For the fourth day in a row we were up early preparing to set sail, this time from Guadeloupe to Antigua. The passage is almost due north which generally makes it hard on the wind and today was no different. Magnetic variation here is about 15 degrees west compared with only 2 or 3 degrees back home, so due north is 15 degrees magnetic. The winds were not too strong so we were close hauled under a single reef in the main and a lightly rolled working genoa, making our standard 6 to 7kts. The open sea part of this passage is longer, about 40 miles compared with about 26 on most of the other passages, and the sea was more lumpy as the waves and swell were fine on the starboard bow. We found it difficult to make the course, so eased the sheets a little and just accepted that we would end up downwind of our target, unless the wind changed direction or eased as we went across. Our target was Nelson’s Dockyard in English Harbour. Rather than easing, the wind increased and we put a second reef in the main. That made it a lot more comfortable and we only dropped o.2kts of speed.
The anchorage in English Harbour is not that big and with the potential of a lot of boats from the French Islands being there, we decided that we would head for Falmouth Harbour instead. It’s almost right next door and much bigger, and it’s only a short walk to Nelson’s Dockyard. This proved the right decision as there was plenty of space and when we did walk across, the anchorage in English Harbour was packed with boats so close to one another – neither of us would have felt happy there.
We arrived at 15.00 and did motor the last 5 miles into the wind. We could have tacked and sailed it, but customs close at 16.00 and we wanted to clear in the same day, so we used the iron topsail, as they say. We anchored in 20ft of water – neither Falmouth nor English Harbour are very deep, which makes anchoring easier and we feel much more secure letting out 100ft of chain, knowing that if we dragged we could let out another 200ft if we really had to. We anchored just outside the main channel leading up to the 2 main marinas in Falmouth Harbour. What an eye opener. We didn’t come into Falmouth last time, so we don’t know what it was like 13 years ago, but now it is the home of the mega yacht – several grades up from the super yacht! Super yachts to me would be the Oyster 82 that took part in the ARC, and boats of around 100ft in length. They are small compared with the boats here. Looking towards the marinas at night reminds me of Fawley back home – looking across from the Hamble and seeing all the chimneys lit up. Out here it’s not chimneys, but the masts of the world’s biggest and most expensive yachts. Most have at least 4 spreaders on the mast, many have 6 – all lit up with spreader lights, with a red light at the top. When we thought we had seen everything, we came back to the boat after a trip ashore and the Maltese Falcon had arrived – it’s a mere 289ft long, very futuristic in design and has 3 masts with weird looking yardarms. All these yachts seem to have crews who do nothing but clean and polish – everything is spotless. Out where we’re anchoring we have a range of yachts 50 to 100ft in length which no longer look very big at all. We really do feel very small!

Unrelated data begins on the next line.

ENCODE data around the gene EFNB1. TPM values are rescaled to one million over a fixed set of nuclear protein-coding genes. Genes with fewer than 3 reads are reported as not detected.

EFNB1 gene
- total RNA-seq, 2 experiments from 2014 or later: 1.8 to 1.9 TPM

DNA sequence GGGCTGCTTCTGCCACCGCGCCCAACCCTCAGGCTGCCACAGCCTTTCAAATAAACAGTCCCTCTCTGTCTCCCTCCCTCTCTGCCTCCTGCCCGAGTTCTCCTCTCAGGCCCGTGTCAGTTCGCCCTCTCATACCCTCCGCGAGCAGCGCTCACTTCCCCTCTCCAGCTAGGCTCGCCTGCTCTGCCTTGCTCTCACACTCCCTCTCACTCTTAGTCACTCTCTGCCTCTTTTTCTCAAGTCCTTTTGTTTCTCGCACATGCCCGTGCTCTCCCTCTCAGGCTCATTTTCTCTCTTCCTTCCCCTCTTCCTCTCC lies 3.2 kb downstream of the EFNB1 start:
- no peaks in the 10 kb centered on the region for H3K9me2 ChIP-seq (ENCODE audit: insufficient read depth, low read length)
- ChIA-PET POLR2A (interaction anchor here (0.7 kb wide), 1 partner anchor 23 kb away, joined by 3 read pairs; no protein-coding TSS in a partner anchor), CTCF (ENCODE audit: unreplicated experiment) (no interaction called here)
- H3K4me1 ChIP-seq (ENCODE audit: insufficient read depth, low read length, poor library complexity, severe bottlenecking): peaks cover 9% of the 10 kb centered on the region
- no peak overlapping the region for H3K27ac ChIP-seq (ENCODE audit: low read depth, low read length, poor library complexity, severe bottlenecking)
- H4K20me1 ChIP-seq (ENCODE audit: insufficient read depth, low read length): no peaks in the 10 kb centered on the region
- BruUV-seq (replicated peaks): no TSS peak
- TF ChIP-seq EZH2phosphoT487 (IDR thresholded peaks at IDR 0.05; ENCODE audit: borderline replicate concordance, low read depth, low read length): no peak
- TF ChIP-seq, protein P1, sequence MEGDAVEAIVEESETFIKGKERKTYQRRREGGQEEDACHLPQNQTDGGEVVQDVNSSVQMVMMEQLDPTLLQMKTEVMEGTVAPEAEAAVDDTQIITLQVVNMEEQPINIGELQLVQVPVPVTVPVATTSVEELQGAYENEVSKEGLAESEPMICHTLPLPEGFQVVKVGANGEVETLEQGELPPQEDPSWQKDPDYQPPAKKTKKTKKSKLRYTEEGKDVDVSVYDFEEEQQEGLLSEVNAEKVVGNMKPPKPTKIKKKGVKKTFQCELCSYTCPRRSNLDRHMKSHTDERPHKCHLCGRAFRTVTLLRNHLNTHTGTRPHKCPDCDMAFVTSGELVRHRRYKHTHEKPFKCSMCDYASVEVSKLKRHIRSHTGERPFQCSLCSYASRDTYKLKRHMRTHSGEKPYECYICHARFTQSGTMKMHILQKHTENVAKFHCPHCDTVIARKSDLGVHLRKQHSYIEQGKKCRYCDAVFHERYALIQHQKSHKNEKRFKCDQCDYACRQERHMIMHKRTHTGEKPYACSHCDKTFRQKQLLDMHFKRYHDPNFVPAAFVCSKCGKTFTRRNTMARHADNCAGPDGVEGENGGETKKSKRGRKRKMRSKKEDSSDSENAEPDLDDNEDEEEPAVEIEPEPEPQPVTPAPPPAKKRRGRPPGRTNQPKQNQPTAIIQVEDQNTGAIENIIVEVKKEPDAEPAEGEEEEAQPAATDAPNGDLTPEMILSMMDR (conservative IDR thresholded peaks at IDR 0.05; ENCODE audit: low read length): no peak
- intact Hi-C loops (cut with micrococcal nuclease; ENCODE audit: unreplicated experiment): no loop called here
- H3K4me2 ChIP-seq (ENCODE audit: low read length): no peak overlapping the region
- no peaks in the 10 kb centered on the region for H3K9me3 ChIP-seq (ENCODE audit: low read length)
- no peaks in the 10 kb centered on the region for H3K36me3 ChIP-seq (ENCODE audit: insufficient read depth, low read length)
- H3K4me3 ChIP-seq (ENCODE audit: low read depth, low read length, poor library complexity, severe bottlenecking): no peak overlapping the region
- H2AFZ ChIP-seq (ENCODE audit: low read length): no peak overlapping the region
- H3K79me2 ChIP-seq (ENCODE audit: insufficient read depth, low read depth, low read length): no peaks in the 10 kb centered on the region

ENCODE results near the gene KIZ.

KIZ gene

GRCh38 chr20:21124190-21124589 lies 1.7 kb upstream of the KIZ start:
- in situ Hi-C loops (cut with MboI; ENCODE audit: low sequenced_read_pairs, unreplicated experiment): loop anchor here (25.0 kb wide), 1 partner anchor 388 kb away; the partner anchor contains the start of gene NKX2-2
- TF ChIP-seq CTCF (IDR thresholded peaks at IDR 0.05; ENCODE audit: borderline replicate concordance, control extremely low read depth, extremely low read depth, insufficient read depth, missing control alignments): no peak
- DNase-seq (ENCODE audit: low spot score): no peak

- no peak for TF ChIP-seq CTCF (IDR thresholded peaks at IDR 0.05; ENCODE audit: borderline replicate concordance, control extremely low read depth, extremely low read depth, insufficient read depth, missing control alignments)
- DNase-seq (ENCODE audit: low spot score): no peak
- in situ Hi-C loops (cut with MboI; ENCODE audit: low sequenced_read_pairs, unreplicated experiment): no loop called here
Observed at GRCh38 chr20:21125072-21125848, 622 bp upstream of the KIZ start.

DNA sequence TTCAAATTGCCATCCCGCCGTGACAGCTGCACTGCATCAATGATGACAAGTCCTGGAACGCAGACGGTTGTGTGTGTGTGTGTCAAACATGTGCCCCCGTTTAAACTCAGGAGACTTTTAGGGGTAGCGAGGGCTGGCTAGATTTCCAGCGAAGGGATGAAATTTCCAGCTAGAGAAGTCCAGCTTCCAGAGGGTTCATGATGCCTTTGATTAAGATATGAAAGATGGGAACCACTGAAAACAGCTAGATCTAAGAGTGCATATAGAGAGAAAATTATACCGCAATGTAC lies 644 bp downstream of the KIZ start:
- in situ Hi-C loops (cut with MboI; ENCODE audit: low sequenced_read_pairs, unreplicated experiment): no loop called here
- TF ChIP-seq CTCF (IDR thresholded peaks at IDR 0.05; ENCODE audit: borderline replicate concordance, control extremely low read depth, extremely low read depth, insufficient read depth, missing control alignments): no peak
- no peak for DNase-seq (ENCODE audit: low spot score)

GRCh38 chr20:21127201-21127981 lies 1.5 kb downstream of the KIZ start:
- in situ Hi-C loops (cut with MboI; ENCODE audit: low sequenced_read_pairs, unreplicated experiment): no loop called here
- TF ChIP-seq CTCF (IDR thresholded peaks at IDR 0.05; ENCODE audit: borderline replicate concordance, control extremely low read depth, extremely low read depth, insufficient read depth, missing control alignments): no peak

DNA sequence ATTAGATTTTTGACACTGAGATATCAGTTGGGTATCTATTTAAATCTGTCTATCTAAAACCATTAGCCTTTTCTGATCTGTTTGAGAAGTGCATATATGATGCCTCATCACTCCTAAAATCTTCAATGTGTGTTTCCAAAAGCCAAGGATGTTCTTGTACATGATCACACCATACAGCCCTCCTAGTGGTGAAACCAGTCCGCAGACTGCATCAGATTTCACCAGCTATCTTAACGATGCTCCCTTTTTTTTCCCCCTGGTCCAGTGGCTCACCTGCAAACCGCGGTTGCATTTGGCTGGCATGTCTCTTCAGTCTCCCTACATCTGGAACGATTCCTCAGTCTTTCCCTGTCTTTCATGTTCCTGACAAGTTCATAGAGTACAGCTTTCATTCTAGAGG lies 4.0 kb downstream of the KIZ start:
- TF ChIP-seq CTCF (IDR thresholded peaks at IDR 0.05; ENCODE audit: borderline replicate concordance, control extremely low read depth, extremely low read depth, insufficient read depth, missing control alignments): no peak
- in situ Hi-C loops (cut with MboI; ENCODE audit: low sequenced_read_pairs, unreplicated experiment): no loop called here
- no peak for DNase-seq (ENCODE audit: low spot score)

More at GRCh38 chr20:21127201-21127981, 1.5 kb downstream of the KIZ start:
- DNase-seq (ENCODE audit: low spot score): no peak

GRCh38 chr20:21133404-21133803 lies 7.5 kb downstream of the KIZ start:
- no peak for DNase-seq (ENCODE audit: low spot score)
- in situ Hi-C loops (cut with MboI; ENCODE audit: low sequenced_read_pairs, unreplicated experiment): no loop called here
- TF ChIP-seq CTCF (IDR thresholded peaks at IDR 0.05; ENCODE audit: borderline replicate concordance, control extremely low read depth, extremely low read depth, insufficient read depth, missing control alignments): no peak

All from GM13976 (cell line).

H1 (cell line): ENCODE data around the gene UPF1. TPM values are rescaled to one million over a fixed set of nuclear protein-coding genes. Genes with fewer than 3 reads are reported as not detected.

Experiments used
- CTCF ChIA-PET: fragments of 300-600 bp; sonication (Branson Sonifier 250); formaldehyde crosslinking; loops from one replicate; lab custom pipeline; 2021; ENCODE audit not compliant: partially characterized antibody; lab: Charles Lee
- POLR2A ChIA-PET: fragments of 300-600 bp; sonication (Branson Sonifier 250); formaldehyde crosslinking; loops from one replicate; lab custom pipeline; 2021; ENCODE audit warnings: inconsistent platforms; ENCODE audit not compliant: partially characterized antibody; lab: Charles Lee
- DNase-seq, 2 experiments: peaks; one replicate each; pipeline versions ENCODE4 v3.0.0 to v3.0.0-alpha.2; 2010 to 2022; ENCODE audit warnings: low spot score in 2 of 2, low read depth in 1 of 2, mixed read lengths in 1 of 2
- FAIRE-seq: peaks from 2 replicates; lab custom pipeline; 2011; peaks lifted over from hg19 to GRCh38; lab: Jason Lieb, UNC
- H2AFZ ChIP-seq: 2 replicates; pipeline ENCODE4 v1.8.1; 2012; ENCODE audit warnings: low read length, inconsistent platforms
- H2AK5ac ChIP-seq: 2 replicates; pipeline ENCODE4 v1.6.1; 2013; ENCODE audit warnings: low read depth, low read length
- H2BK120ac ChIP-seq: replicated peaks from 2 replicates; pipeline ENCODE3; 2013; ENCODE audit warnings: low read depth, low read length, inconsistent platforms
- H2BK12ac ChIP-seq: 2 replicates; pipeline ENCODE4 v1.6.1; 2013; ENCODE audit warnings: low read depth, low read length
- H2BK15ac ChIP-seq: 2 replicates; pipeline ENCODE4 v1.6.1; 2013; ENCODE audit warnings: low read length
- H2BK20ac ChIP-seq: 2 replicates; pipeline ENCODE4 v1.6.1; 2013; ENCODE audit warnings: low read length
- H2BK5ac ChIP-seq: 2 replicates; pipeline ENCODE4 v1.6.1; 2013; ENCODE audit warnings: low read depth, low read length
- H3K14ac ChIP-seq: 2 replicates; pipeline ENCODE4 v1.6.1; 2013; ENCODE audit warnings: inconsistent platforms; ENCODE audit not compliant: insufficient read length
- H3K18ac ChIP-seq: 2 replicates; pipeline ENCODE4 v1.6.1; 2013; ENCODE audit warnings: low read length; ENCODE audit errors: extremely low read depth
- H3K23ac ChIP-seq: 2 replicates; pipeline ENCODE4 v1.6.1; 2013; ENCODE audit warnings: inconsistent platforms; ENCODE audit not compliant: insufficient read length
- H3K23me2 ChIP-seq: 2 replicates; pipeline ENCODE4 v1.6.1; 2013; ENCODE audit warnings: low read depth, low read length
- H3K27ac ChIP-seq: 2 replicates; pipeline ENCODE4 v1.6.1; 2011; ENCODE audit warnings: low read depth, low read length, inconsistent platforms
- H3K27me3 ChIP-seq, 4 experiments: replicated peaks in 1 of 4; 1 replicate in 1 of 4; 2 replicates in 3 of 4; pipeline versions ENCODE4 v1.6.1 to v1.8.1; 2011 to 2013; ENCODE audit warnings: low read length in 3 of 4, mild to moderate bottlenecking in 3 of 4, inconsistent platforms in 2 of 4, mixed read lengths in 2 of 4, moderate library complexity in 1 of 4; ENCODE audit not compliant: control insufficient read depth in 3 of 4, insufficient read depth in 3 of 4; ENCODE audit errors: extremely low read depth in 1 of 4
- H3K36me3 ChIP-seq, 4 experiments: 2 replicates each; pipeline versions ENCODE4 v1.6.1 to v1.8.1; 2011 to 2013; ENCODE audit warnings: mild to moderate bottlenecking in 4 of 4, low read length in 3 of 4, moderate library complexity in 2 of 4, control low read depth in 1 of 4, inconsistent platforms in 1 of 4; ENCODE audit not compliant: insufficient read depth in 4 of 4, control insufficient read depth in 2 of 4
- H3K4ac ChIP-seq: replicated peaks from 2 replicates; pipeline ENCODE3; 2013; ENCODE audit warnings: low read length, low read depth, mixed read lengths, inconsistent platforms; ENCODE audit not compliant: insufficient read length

We’ve been anchored out here for 4 days and visited Nelson’s Dockyard by dinghy ashore and then by foot. It hasn’t lost any of its charm and atmosphere, and it really has been restored well. It’s a lovely place to stroll around, eat out and see even more classic boats moored there. Velsheda is just one of the many restored sailing boats currently there. The weather hasn’t been too brilliant – hot, but cloudy a lot of the time, with quite a bit of rain – so we haven’t taken many pictures of the boats we’ve seen. When the sun decides to stay out for a while, we will no doubt have hundreds of pictures to sift through for the blog!
The part for our wind generator support that we came all this way for has arrived and cleared customs. So we will find a berth somewhere and get one of the firms here to help install it. We’ve then got to patch up the chipped blades and we should have wind power again. We should really buy another set of blades as they’re a balanced set, but we’re reluctant to pay another £300, which is what they cost. A wind generator is a vital piece of kit out here. With the winds around 15 to 25kts, it puts in 10 to 20 amps 24 hours a day. With the electronics we have we need that power!